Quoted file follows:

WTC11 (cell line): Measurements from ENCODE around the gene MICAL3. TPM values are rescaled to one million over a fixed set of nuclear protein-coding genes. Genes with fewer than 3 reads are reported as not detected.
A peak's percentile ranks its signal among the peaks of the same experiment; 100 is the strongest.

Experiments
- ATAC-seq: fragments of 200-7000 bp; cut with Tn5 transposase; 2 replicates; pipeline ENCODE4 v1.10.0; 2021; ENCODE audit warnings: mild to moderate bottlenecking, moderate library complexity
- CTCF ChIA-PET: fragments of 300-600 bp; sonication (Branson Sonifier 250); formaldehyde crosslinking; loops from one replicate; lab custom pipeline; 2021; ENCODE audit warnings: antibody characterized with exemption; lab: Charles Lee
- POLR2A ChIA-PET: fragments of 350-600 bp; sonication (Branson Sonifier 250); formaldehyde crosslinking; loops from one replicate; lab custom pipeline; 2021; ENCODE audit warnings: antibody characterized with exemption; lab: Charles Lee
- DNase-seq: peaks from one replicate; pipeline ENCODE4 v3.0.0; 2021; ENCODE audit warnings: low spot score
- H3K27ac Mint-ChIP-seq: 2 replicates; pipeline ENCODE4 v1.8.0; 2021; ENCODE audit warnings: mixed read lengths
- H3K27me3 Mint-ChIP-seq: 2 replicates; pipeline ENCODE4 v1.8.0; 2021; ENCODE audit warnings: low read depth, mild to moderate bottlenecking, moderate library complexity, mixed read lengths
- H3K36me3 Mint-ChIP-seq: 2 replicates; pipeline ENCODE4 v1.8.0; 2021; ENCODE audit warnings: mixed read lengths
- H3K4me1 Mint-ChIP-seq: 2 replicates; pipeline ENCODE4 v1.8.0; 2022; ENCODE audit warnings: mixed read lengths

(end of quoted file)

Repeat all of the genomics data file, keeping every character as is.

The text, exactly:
WTC11 (cell line): Measurements from ENCODE around the gene MICAL3. TPM values are rescaled to one million over a fixed set of nuclear protein-coding genes. Genes with fewer than 3 reads are reported as not detected.
A peak's percentile ranks its signal among the peaks of the same experiment; 100 is the strongest.

Experiments
- ATAC-seq: fragments of 200-7000 bp; cut with Tn5 transposase; 2 replicates; pipeline ENCODE4 v1.10.0; 2021; ENCODE audit warnings: mild to moderate bottlenecking, moderate library complexity
- CTCF ChIA-PET: fragments of 300-600 bp; sonication (Branson Sonifier 250); formaldehyde crosslinking; loops from one replicate; lab custom pipeline; 2021; ENCODE audit warnings: antibody characterized with exemption; lab: Charles Lee
- POLR2A ChIA-PET: fragments of 350-600 bp; sonication (Branson Sonifier 250); formaldehyde crosslinking; loops from one replicate; lab custom pipeline; 2021; ENCODE audit warnings: antibody characterized with exemption; lab: Charles Lee
- DNase-seq: peaks from one replicate; pipeline ENCODE4 v3.0.0; 2021; ENCODE audit warnings: low spot score
- H3K27ac Mint-ChIP-seq: 2 replicates; pipeline ENCODE4 v1.8.0; 2021; ENCODE audit warnings: mixed read lengths
- H3K27me3 Mint-ChIP-seq: 2 replicates; pipeline ENCODE4 v1.8.0; 2021; ENCODE audit warnings: low read depth, mild to moderate bottlenecking, moderate library complexity, mixed read lengths
- H3K36me3 Mint-ChIP-seq: 2 replicates; pipeline ENCODE4 v1.8.0; 2021; ENCODE audit warnings: mixed read lengths
- H3K4me1 Mint-ChIP-seq: 2 replicates; pipeline ENCODE4 v1.8.0; 2022; ENCODE audit warnings: mixed read lengths